“Are people going to return to church after COVID?” This question, on the minds of pastors everywhere, is at the heart of the National COVID-19 Church Attendance Project (NCCAP). Posed directly to one of us by his brother, a pastor himself, it served as the genesis for this project on church attendance patterns.
Most of us are aware of the effects of COVID-19 on our home church. Many of us have heard accounts of various other churches through conversations with friends and colleagues. But it is hard to know what these individual stories mean for the church as a whole.
The NCCAP represents our efforts to try to see the bigger picture. By gathering as many individual church stories as possible, from all over the country, we aim to provide a broad sense of the impact of COVID on attendance and what the path to recovery has looked like for churches so far. Through the collaboration of Wheaton College, Exponential, Outreach, and the Wheaton College Billy Graham Center, our initial survey represents the experience of more than 600 churches, over 400,000 weekly worshippers geographically covering 47 states and the District of Colombia.
We hope you will join us as we unpack our initial findings. In this article, we will provide an overview of our findings regarding church attendance patterns over the past year and a half. Our second article will reflect on church giving and staffing and our final installment of this three-part series will focus on church leadership and priorities at present and looking forward.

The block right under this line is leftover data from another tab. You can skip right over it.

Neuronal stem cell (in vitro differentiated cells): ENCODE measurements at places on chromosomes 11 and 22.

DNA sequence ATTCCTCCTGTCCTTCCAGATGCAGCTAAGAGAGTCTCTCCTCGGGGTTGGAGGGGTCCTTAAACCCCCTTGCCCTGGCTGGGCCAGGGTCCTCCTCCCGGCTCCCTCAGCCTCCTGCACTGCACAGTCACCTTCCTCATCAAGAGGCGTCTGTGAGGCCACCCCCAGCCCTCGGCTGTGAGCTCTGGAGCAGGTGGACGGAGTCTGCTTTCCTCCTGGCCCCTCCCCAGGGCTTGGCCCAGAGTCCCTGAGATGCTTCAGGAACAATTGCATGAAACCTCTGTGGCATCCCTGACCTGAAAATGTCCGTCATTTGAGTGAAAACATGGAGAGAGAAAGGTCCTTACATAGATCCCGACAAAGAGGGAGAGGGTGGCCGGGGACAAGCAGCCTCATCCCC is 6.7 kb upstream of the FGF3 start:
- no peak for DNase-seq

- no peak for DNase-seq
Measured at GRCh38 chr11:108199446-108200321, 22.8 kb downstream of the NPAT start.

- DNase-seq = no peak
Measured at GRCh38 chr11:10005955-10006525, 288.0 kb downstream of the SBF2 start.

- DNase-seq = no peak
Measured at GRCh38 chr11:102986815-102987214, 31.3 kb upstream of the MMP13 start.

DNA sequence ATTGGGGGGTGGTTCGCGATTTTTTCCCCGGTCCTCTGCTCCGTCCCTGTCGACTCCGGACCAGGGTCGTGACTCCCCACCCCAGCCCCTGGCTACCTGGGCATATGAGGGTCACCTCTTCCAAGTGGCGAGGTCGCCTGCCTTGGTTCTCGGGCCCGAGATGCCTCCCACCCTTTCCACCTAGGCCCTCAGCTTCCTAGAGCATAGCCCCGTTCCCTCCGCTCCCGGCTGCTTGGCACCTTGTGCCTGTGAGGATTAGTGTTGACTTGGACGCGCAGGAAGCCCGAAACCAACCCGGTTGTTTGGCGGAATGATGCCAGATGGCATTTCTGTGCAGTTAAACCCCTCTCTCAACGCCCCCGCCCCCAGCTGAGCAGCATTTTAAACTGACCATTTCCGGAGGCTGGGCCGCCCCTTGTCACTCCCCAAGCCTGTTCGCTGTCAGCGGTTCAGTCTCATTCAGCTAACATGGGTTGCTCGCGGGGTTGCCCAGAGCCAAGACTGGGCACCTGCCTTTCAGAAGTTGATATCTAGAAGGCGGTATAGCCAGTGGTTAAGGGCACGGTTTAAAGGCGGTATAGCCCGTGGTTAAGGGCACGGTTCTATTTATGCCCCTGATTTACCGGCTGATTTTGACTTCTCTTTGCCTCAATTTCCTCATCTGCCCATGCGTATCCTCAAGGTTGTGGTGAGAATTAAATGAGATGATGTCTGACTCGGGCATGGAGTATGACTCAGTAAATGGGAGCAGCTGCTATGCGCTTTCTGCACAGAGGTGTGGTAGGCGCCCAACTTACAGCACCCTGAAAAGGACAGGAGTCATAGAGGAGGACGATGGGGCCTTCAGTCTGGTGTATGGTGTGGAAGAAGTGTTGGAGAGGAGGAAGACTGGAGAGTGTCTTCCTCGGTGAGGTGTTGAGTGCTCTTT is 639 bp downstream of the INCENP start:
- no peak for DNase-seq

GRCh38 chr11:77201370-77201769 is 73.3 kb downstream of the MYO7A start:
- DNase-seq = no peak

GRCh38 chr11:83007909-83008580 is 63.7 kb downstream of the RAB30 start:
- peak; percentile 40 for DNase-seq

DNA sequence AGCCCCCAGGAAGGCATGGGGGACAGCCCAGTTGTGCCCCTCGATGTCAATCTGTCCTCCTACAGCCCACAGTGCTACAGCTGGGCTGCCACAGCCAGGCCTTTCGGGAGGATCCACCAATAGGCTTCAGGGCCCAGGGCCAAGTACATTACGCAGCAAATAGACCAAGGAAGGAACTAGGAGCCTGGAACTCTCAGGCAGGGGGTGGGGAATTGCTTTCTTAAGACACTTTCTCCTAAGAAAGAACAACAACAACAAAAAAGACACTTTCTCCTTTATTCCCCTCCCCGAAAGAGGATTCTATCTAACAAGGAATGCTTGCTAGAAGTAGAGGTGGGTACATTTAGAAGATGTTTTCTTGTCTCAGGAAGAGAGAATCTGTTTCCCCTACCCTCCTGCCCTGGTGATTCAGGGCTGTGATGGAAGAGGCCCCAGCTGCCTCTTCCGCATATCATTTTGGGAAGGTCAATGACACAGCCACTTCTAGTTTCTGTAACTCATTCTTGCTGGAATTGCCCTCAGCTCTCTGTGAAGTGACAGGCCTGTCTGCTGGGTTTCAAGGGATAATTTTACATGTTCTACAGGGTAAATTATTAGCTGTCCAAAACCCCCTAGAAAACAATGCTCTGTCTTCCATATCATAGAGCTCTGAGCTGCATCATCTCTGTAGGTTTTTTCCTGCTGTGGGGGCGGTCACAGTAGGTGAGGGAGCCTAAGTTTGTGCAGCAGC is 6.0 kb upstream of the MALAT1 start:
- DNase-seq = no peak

Church Attendance Patterns During the Pandemic
The disruption in church attendance patterns is astounding. The COVID-19 pandemic and ensuing policy responses resulted in significant and rapid changes in church attendance patterns.
As a macroeconomist who studies movements in aggregate variables, it is hard to underemphasize how unusual movements this large are. Among churches surveyed, in-person attendance has suffered dramatically. At the peak of COVID in January of 2021, in-person attendance had fallen by 60 percent compared to January of the preceding year. This means that for every 10 people attending in-person the prior year, only four were attending in-person in January of 2021.
The church has adapted. Churches have not been idle. Over the same period, we have observed church leaders actively respond through a substantial increase in online presence.
Throughout the last year, 96 percent of churches provided some form of remote option for their congregants. Online attendance has tripled.** Remote attendance represented the minority of weekly worshippers prior to the pandemic. In January of 2020, 1-in-7 weekend congregants were remote. A year later, almost 6-in-10 people were attending remotely. While we are praying for a safe and full return to church as normal when the time comes, it is worth taking a moment to appreciate the work that has been accomplished over the past year.
People have started to return to church. In January of 2021, in-person church attendance was a meager 40 percent of the preceding year. Just three months later that number had risen to 57 percent of the pre-pandemic crowd. Even better, much of this represents increased engagement by parishioners. While we have seen remote attendance begin to drop, the increase in physically present worshippers has more than offset the decrease.
In August of 2020, Thom Rainer predicted that roughly 20-30 percent of church members would not return to church after the pandemic. Thankfully, we have reason to believe that may have been pessimistic. Among churches surveyed, as of January 2021, combined in-person and remote attendance was just over 80 percent of pre-pandemic levels.
By April 2021, this had increased to 91 percent. Things are moving in the right direction, but we are certainly not out of the woods yet. The uptick for both in-person and total attendance in the last three months is encouraging. The coming months are critical for the post-COVID return and defining the new normal. We need to be encouraging people to come back to the church when the time is right.